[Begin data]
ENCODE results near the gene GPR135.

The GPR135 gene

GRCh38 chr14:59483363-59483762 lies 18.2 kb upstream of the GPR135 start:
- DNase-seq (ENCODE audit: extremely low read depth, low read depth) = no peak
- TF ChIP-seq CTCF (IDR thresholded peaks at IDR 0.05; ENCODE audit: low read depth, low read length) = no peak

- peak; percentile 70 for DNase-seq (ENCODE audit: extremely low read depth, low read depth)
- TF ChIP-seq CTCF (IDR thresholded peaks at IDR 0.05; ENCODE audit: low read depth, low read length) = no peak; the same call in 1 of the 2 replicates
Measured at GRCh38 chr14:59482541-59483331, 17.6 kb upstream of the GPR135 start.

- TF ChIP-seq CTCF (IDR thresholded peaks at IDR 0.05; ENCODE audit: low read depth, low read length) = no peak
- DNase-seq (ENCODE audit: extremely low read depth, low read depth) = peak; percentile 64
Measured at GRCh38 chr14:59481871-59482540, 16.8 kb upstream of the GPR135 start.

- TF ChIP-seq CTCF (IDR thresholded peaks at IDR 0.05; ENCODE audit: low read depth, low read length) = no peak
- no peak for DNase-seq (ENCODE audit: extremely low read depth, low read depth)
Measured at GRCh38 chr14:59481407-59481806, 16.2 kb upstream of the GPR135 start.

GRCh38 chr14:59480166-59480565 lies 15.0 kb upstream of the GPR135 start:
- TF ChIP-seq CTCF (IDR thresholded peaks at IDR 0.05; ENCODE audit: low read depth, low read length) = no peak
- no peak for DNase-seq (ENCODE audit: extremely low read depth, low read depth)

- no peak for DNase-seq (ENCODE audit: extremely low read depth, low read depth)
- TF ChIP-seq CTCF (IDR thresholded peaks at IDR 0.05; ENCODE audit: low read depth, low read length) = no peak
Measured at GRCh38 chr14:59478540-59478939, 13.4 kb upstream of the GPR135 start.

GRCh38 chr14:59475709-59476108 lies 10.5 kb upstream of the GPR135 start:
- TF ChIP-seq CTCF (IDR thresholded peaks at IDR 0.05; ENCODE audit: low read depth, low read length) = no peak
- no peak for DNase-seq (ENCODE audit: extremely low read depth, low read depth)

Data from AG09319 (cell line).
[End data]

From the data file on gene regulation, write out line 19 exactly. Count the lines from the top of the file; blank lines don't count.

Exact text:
- TF ChIP-seq CTCF (IDR thresholded peaks at IDR 0.05; ENCODE audit: low read depth, low read length) = no peak